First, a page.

I participated in an issue forum on Measures A and B, Stockton's proposed 3/4 cent sales tax increase, last night. I was the economist pointing out pros and cons of the tax plan, but not taking a stand one way or the other.
The most outspoken opponents of the tax are generally opposed to the City's approach to bankruptcy and want the City to cut pension benefits in bankruptcy. They score a lot of points when they talk about six-figure pensions. The enhanced pension benefits that allowed safety employees to retire at 90% of their highest salary levels certainly created some ex police chiefs who are collecting nearly $200,000 per year while retired in their fifties.
The tax opponents' solution: cap pensions at $100,000 per year. It's an appealing idea, especially when one considers the inequitable impacts of the City's approach to cutting retiree benefits entirely by eliminating healthcare benefits. That hit lower income retirees the hardest, and if the City was going to take more from retirees by addressing pensions, I would agree that these high pensions or "spiked" pensions would be the first place to look.
But how much would that solution save? And how hard would it be to implement?
I pondered that after the forum, and looked up some numbers to get a rough ballpark estimate. Before quoting these exact numbers, I would reemphasize the word rough.
Pension reform advocates have posted the names and pension payments of the 98 Stockton retirees receiving over $100,000 on the web. In FY 2012, those 98 folks received $12.2 million in benefits from CalPers. If they were capped at $100,000 each, they would have received $9.8 million from CalPers, reducing CalPers payments by $2.4 million.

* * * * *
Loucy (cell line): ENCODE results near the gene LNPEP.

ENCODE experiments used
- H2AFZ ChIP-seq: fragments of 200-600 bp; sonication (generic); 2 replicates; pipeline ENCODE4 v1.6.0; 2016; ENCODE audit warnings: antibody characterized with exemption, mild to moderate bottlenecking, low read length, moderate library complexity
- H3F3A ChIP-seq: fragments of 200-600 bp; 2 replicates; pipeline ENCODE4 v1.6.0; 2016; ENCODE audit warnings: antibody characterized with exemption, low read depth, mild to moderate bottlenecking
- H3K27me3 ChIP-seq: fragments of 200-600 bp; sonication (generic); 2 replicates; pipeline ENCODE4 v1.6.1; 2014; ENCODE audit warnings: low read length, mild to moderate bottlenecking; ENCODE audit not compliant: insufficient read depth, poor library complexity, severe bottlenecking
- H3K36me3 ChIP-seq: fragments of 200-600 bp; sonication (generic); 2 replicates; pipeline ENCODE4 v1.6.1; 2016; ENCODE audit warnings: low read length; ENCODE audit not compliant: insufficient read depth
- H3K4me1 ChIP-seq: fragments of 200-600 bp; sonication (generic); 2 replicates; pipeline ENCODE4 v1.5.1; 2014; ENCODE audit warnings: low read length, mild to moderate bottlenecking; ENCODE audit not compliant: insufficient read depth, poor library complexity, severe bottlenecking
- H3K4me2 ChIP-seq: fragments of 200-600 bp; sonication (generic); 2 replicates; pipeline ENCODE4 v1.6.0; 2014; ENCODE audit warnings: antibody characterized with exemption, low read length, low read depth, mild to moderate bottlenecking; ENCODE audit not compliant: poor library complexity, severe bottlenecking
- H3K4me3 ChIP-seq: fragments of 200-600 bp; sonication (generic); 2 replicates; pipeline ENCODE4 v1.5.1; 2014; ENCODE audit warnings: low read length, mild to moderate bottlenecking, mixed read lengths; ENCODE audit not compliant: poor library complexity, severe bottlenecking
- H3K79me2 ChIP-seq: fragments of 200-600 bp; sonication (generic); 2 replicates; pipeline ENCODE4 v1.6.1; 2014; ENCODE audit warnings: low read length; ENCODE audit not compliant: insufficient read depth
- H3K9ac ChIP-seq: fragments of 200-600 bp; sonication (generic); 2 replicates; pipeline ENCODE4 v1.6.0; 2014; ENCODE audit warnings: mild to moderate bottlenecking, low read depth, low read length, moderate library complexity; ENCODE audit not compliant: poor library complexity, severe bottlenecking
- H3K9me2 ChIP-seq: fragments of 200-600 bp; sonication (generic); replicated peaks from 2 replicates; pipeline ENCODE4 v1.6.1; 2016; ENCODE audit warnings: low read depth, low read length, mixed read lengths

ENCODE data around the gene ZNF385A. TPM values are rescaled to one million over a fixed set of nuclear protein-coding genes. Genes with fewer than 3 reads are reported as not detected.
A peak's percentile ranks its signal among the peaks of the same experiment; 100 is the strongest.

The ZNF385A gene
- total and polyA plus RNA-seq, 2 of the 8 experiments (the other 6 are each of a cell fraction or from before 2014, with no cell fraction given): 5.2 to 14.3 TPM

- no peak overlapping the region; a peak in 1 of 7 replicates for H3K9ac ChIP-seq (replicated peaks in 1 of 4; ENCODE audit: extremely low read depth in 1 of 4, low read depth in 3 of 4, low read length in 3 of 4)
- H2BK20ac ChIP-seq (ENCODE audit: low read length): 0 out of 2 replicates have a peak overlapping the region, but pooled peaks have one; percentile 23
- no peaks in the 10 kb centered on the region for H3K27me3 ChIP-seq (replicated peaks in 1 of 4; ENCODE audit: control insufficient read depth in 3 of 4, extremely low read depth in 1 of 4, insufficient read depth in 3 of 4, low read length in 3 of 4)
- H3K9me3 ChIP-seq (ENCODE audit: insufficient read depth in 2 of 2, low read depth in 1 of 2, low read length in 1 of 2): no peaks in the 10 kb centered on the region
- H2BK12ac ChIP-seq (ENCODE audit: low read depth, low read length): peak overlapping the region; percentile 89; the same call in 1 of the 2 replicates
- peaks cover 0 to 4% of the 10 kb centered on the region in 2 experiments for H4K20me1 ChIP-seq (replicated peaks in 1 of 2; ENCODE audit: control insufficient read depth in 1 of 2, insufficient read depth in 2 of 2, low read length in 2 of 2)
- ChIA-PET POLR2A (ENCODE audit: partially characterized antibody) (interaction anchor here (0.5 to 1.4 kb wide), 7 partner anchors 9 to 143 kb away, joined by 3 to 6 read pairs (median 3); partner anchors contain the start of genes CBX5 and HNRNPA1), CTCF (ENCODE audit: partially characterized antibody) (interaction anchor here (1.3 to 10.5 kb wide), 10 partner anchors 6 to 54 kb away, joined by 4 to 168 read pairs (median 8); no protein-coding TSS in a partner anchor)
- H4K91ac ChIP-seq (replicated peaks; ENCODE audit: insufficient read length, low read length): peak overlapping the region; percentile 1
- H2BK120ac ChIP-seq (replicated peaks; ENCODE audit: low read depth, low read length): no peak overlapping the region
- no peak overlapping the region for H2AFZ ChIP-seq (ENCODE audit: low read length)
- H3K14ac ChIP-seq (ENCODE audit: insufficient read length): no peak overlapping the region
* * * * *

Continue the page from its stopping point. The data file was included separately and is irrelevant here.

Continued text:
I looked up the City's CalPers actuarial reports for FY 2011 (most recent available). CalPers made a total of $66.3 million in benefit payments to the City's retirees that year. If there had been a $100,000 cap in effect, that total would have been reduced to about $64 million or only about 3.6%.
But that $2.4 million in benefit reductions should not be confused as an annual savings to the Stockton budget, as CalPers is not a pay as you go system like the discontinued retiree health benefit. CalPers is making these payments from their investment portfolio. Saving that $2.4 million payment, and a similar amount in subsequent years, would reduce the City's liability to CalPers which would then translate into lower CalPers contributions from the City. But the annual savings to the City budget, would be substantially less than $2.4 million, probably no more than half that amount.
So the tax plan opponents have only offered up about $1-2 million in annual savings from this measure, less than 1% of the City's general fund spending. (Yes, the City needs to find all the savings it can, but the benefits of this action shouldn't be overstated.)
What would it cost for the City to gain that savings?
The City would have to change its approach to bankruptcy and take on CalPers to reduce pension benefits, and thus invite the precedent setting case that would pit federal bankruptcy laws against state law protecting pensions. The outcome of that effort would be uncertain, the City could lose. The only two certain outcomes is that Stockton would end up paying millions of dollars more for lawyers, and that the City would be stuck in bankruptcy for a much longer time. Even if Stockton prevailed in an effort to cap pensions, it isn't clear that City would have gained much more than it spent in legal costs and time.
Thus, I see the proposal that the City should try to cap pensions through bankruptcy as a feel good measure that would cost the city more in the short-run than it saves, and may not even accomplish much net savings in the long-run. The main beneficiary of the City's efforts would be other cities who might benefit from the precedent if Stockton succeeded. But a City in bankruptcy needs to focus on how to solve its own problems.
Stockton's pension reformers should team up with other like minded people around the state to try to change state law. For example, the San Jose mayor is working on a statewide initiative that would give Stockton and other cities new powers to adjust pensions. They should put their energies towards those reforms, and then press Stockton to take advantage of it if they succeed.
For Stockton right now, that energy can best be directed at making sure new employee contracts that will soon be negotiated are sustainable in the long-term. Pensions are a burden, but they are only part of an overall compensation package, and pension reform is only one way for a City to control its costs of delivering services.